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Mythology In and Around Sophocles’ Antigone

How extensive and deep are the mythological roots in the Greek Sophoclean tragedy Antigone? Research indicates that both within the drama and around it there are numerous mythological influences.

The use of mythological elements in Greek tragedy is very compatible with the Greeks’ sense of history surrounding a drama. Martin Heidegger in “The Ode on Man in Sophocles’ Antigone” comments on the Greek audience’s sense of history and a drama:

Polis means, rather, the place, the there, wherein and as which historical being-there is. The polis is the historical place, the there in which, out of which, and for which history happens. To this place and scene of history belong the gods, the temples, the priests, the festivals, the games, the poets, the thinkers, the ruler, the council of elders, the assembly of the people, the army and the fleet. All this does not first belong to the polis, does not become political by entering into a relation with a statesman and a general and the business of the state. No, it is political, vile. at the site of history. . . . (91).

C. M. Bowra in “Sophocles’ Use of Mythology” gives the rationale behind the Attic dramatists’ preference for myths in their plays:

Myth provided the framework of drama, which illustrated in a highly concrete and cogent way some important crisis or problem, and that is why Greek tragedy can be called symbolical. The old stories are indeed told again for their own sake, and there is no lack of dramatic tension and human interest, but they also exemplify some far-reaching problem, which is admirably presented in this individual shape (31).

Antigone, the drama, begins with the main woman character and protagonist, Antigone, inviting Ismen…

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…l Themes.” In Readings on Sophocles, edited by Don Nardo. San Diego, CA: Greenhaven Press, 1997.

Segal, Charles Paul. “Sophocles’ Praise of Man and the Conflicts of the Antigone.” In Sophocles: A Collection of Critical Essays, edited by Thomas Woodard. Englewood Cliffs, NJ: Prentice-Hall, Inc., 1966.

Sophocles. Antigone. Translated by R. C. Jebb. The Internet Classic Archive. no pag.

http://classics.mit.edu/Sophocles/antigone.html

“Sophocles” In Literature of the Western World, edited by Brian Wilkie and James Hurt. NewYork: Macmillan Publishing Co., 1984.

Watling, E. F.. Introduction. In Sophocles: The Theban Plays, translated by E. F. Watling. New York: Penguin Books, 1974.

Woodard, Thomas. Sophocles: A Collection of Critical Essays, edited by Thomas Woodard. Englewood Cliffs, NJ: Prentice-Hall, Inc., 1966.

Antigone – The Tragic Flaw

Antigone – The Tragic Flaw

Antigone, Sophocles’ classical Greek tragedy, presents tragic flaw as the cause of the destruction of Creon, the king of Thebes. This essay examines that flaw and the critical perspective on it.

Robert D. Murray, Jr. in “Thought and Structure in Sophoclean Tragedy” gives the perspective of the Greek audience, and thereby the reason why there has to be a tragic flaw in Sophoclean tragedy: “A Greek of the fifth century would, of course, have felt. . . . that moral instruction was a vital and valuable function of tragic drama, in particular, and that the voice of the poet was the voice of morality and wisdom as well as of beauty” (23).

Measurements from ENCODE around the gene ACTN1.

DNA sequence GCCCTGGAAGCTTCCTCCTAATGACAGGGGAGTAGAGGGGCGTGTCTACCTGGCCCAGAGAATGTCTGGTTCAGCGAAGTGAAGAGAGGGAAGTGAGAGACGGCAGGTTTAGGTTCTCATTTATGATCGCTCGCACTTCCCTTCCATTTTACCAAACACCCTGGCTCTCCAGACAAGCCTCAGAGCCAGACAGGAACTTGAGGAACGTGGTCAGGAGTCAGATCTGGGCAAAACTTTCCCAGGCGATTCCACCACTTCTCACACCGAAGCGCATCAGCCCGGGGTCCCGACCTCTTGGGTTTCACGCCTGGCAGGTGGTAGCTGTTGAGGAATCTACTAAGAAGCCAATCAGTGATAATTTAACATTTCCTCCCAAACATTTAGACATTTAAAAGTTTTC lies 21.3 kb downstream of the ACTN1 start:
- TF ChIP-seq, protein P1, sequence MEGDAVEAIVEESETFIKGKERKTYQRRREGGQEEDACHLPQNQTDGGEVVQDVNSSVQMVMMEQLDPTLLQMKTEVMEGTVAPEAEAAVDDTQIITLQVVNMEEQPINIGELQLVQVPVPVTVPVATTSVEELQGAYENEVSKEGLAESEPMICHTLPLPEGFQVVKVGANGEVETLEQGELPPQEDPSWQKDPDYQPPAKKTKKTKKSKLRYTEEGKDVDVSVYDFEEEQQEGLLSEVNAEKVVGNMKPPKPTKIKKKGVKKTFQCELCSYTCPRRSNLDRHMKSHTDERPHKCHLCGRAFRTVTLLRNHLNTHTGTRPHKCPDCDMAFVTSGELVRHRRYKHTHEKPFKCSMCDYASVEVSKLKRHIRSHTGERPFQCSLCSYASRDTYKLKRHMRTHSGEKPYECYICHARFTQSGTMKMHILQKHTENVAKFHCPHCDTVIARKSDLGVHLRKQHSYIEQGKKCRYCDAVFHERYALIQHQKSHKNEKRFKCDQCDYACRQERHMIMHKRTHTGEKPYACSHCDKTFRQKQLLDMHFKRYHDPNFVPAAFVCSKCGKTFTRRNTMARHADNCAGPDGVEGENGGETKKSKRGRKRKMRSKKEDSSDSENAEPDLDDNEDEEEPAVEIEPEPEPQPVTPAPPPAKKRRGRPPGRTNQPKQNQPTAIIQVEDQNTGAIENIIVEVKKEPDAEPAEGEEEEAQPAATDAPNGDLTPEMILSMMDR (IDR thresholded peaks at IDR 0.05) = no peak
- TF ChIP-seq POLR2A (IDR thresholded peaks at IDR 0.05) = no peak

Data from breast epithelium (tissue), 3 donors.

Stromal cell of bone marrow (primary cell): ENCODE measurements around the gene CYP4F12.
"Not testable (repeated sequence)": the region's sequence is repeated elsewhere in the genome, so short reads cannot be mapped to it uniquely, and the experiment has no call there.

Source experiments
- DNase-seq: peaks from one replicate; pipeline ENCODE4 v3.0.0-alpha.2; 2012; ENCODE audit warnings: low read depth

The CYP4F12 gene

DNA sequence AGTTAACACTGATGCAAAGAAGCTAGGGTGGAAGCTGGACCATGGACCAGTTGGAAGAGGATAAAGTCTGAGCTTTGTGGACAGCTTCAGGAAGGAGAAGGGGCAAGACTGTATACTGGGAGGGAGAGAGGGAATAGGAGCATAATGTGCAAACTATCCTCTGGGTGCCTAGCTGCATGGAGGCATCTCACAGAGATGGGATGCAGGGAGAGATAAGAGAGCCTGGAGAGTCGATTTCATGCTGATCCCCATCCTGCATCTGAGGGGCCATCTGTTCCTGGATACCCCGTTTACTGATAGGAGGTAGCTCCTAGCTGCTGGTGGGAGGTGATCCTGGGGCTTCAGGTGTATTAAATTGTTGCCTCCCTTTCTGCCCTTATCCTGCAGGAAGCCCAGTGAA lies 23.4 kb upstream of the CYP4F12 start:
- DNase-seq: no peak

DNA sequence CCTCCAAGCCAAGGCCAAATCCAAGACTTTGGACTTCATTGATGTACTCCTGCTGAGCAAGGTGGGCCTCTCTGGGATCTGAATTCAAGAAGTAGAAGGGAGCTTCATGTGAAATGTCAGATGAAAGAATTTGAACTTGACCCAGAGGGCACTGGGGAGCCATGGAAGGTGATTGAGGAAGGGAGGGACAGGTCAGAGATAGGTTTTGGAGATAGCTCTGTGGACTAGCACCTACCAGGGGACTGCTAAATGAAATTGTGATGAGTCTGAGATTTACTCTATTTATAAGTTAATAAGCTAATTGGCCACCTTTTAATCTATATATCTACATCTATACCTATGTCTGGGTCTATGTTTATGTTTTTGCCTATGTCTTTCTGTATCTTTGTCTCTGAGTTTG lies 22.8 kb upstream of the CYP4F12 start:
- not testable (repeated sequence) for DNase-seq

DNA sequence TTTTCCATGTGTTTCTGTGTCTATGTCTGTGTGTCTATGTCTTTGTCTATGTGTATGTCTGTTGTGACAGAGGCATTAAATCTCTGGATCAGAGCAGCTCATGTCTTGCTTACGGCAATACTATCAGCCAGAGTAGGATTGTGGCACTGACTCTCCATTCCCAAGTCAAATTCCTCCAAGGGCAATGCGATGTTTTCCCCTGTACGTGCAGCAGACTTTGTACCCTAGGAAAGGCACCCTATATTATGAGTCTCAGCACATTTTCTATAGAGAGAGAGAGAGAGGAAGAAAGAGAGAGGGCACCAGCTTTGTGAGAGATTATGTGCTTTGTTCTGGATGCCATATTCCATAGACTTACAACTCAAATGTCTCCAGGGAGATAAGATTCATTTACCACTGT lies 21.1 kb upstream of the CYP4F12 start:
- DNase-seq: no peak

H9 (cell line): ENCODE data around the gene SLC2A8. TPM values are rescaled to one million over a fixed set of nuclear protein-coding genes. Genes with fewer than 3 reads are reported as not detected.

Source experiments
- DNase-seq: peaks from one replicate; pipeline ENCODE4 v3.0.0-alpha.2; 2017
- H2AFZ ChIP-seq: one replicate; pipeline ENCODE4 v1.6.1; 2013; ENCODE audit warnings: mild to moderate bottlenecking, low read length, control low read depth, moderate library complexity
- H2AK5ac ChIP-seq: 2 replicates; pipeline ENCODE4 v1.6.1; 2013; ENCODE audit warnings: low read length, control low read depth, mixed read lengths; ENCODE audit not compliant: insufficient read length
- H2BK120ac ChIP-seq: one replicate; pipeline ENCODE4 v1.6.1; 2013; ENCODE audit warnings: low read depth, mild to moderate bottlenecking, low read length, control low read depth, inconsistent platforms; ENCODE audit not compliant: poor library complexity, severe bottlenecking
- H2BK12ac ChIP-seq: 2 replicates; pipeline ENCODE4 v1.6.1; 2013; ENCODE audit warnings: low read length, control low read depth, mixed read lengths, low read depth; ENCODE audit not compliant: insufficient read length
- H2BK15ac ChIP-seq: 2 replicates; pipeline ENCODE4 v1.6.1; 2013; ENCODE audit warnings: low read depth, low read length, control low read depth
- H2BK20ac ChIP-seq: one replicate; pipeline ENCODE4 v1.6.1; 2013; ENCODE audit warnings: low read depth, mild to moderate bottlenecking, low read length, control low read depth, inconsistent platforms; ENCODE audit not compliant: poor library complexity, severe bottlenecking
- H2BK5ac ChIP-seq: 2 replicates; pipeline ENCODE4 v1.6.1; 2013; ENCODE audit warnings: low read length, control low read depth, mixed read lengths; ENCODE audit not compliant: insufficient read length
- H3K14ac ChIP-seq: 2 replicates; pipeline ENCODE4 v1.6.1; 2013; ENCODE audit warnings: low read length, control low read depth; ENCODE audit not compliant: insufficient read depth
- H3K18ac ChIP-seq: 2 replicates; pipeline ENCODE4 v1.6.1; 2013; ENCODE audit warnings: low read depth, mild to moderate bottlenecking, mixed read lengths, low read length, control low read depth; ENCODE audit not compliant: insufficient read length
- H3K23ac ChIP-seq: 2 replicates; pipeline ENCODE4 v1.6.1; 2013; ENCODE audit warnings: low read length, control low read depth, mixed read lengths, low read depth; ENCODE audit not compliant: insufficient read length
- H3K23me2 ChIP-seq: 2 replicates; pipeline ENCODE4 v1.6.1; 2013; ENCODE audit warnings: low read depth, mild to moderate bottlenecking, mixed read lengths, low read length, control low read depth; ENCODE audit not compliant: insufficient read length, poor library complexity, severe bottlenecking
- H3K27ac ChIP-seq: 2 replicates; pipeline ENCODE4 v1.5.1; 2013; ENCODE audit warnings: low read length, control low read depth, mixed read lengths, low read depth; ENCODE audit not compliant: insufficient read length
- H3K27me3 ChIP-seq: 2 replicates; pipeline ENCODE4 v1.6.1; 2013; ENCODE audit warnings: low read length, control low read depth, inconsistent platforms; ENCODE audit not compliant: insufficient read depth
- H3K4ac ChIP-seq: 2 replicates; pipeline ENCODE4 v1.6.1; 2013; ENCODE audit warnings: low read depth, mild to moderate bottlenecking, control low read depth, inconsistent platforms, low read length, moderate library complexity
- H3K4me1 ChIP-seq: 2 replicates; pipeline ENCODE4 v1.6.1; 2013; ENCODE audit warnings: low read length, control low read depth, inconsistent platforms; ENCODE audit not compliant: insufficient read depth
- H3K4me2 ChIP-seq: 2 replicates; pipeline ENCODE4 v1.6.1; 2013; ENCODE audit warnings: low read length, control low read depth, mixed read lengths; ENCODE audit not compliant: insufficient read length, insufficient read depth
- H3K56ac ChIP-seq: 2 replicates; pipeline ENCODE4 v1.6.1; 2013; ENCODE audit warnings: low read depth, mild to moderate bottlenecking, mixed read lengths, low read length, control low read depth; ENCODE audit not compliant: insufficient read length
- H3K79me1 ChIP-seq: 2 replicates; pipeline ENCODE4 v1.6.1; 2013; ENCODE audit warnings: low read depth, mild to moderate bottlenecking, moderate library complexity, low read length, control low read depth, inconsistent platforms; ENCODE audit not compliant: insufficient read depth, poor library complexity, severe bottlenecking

In Antigone the new king, Creon, brings down the wrath of the gods because he does not possess the virtues of humility and respect for the gods. Supporting this view is Herbert J. Muller, who in his essay “How Sophocles Viewed and Portrayed the Gods,” maintains that Sophocles in his tragedies condemns selfish or tyrannical pride as the tragic flaw in his heroes: “He [Sophocles] does not plainly condemn their pride unless, as in the Creon of Antigone, it is purely selfish or tyrannical” (56). E. R. Dodds says: “I shall take Aristotle as my starting point. . . . From the thirteenth chapter of the Poetics we learn that the best sort of tragic hero is a man highly esteemed and prosperous who falls into misfortune because of some serious hamartia. . . .” (18-19). Abrams states that the hamartia or tragic flaw is sometimes the vice called hubris (322).

Antigone, the drama, begins with the main woman character and protagonist, Antigone, inviting Ismene outside the palace doors to tell her privately: “What, hath not Creon destin…

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…Tragedy.” In Sophocles: A Collection of Critical Essays, edited by Thomas Woodard. Englewood Cliffs, NJ: Prentice-Hall, Inc., 1966.

Segal, Charles Paul. “Sophocles’ Praise of Man and the Conflicts of the Antigone.” In Sophocles: A Collection of Critical Essays, edited by Thomas Woodard. Englewood Cliffs, NJ: Prentice-Hall, Inc., 1966.

Sophocles. Antigone. Translated by R. C. Jebb. The Internet Classic Archive. no pag.

http://classics.mit.edu/Sophocles/antigone.html

“Sophocles” In Literature of the Western World, edited by Brian Wilkie and James Hurt. NewYork: Macmillan Publishing Co., 1984.

Watling, E. F.. Introduction. In Sophocles: The Theban Plays, translated by E. F. Watling. New York: Penguin Books, 1974.

Woodard, Thomas. Sophocles: A Collection of Critical Essays, edited by Thomas Woodard. Englewood Cliffs, NJ: Prentice-Hall, Inc., 1966.

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